Book Reviews

Review: The Surface Breaks by Louise O’Neill

The Surface Breaks by Louise O’Neill
Series: Genre: Fantasy | Retellingt | Young Adult
Length: 320 pages
Published on 3rd May 2018 by Scholastic
Purchase: Amazon | TBD
Louise O’Neill: Twitter | Goodreads
Purchased for myself from WhSmith

Synopsis:
Deep beneath the sea, off the cold Irish coast, Gaia is a young mermaid who dreams of freedom from her controlling father. On her first swim to the surface, she is drawn towards a human boy. She longs to join his carefree world, but how much will she have to sacrifice? What will it take for the little mermaid to find her voice? Hans Christian Andersen’s original fairy tale is reimagined through a searing feminist lens, with the stunning, scalpel-sharp writing and world building that has won Louise her legions of devoted fans. A book with the darkest of undercurrents, full of rage and rallying cries: storytelling at its most spellbinding.

This is gonna be a short and sweet review okay. Or at least thats how I plan for it to be.

Its just gone midnight and I leave tomorrow to go to London!

When I initially picked up this retelling of The Little Mermaid it was shelved under the teen section and it covers some pretty heavy topics which took me back a bit.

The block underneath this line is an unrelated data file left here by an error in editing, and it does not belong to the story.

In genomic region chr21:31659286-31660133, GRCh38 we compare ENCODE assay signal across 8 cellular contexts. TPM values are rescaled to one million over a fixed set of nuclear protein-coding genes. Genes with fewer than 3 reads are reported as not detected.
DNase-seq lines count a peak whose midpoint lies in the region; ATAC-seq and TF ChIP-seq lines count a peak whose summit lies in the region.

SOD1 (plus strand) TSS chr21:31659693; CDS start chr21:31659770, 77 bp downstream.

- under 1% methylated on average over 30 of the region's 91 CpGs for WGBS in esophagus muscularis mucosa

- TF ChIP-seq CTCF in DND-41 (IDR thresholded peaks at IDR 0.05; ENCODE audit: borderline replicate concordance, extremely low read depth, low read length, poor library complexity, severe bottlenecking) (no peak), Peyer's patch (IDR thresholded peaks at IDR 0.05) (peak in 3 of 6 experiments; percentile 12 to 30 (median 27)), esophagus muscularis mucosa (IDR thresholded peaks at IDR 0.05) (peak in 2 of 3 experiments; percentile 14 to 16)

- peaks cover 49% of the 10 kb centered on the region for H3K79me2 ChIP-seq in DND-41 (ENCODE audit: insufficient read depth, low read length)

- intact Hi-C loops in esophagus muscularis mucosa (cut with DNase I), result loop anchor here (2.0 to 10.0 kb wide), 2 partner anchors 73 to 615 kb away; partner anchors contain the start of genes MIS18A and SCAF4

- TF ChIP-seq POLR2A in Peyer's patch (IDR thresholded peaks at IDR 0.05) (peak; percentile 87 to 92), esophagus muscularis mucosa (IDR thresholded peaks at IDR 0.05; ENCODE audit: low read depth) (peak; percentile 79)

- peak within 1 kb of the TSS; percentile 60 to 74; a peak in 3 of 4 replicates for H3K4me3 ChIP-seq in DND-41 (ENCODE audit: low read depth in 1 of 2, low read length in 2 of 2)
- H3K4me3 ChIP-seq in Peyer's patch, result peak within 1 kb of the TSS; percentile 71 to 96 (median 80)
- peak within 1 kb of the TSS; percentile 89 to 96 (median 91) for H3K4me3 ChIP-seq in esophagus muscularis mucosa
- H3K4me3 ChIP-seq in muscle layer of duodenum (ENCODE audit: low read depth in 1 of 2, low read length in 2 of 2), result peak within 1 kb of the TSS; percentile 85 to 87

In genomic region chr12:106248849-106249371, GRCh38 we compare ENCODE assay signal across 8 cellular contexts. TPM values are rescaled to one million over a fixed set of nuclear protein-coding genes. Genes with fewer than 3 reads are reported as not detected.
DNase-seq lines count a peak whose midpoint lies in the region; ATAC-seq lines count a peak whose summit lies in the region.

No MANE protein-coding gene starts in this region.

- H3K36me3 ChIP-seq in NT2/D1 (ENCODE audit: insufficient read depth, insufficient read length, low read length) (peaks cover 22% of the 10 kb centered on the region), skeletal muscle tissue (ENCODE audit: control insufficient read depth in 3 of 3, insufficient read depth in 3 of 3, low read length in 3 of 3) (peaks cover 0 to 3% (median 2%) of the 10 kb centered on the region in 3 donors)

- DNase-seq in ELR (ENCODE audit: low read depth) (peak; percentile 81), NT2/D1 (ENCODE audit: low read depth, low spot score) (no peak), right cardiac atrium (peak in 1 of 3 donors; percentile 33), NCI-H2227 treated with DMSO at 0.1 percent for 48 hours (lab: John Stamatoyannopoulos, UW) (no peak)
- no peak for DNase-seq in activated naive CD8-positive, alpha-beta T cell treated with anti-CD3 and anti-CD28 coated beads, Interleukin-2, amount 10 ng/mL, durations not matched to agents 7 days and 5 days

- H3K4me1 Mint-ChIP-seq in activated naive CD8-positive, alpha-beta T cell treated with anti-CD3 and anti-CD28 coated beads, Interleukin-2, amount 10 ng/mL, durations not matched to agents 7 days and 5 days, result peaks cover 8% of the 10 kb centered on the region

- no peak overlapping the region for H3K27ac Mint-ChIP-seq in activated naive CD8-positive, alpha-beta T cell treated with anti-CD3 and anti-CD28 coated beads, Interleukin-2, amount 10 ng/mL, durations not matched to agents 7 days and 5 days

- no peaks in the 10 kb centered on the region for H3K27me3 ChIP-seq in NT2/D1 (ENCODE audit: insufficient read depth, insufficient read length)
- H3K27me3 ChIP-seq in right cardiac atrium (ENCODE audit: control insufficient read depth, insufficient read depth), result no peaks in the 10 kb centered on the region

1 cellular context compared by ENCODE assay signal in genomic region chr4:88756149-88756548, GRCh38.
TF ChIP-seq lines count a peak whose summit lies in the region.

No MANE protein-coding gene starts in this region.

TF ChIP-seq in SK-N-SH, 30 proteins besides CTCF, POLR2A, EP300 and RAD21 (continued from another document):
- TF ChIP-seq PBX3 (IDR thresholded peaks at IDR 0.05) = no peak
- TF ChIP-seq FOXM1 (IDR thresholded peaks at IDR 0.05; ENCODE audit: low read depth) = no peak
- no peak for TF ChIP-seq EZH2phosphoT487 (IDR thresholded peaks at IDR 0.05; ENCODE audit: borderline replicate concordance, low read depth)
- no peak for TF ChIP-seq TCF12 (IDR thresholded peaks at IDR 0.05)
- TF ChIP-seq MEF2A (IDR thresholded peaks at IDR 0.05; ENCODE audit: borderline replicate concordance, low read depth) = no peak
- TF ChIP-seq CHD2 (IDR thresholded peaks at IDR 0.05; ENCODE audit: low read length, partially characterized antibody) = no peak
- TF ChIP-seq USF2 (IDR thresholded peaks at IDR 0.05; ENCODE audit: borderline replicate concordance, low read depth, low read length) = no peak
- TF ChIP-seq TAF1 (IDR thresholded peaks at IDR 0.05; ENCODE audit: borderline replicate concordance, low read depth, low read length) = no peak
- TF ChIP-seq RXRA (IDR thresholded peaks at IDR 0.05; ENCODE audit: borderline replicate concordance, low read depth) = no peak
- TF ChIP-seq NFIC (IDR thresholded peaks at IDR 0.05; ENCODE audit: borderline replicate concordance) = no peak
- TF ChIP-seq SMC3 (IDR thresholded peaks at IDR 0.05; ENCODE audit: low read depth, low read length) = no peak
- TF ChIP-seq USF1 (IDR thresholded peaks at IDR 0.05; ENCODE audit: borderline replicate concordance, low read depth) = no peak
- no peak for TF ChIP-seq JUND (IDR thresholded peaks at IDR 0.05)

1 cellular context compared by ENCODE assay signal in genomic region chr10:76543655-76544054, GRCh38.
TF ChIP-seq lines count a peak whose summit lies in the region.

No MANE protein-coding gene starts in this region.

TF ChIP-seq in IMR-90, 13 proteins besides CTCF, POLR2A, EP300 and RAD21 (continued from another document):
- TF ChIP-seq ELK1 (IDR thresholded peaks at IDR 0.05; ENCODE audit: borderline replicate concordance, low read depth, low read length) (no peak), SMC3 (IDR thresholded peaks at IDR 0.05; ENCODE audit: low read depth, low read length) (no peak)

[physical and mental abuse, eating disorders, homophobia, abortions, and possibly others I’ve forgotten about]

I asked my friends who’d read it and they all agreed that it was Young Adult.

So with this information I went back in with a new point of view and found it easier to digest.

I read this whole book over 3 days which for me is amazingly quick. I really did enjoy it.

The Surface Breaks focuses on Gaia struggling to find her place in her Kingdom that is under a patriarch rule – to the point any female mermaids deemed Not Pretty Enough, Not Good Enough, Not Conforming Enough, are banished to the outlands to starve.

Following the story we all know Gaia falls in love with a human boy, saves his life, and seeks out a way to become home to win his love.

In doing so she gives up her voice.

Her time on land was interesting to read about because it was a challenge for her to win his love whilst not only voiceless, but in agonising pain in her legs. The description of the pain and look of her feet as time progresses is very gruesome!

Added to this the boys mother doesn’t really trust her and the boy isn’t the best at keeping his mood swings in check. So Gaia has a challenge indeed.

My favourite parts from this book were the scenes that featured Sea Witch. It was great to see her as such a contrast to the world and rules Gaia knew.

But also when she shows up at the end to provide Gaia with a new possibility. A new life.

Its at this point that really moved the read to a 4 star read for me.

When Gaia realises she has her own choices and power. When she takes a stand for herself, and pathes the way for a better future for herself and her sisters.

I definitely recommend giving this book a read, and by the time this post goes live I’ll have met Louise too!!!

4 stars / 5 stars
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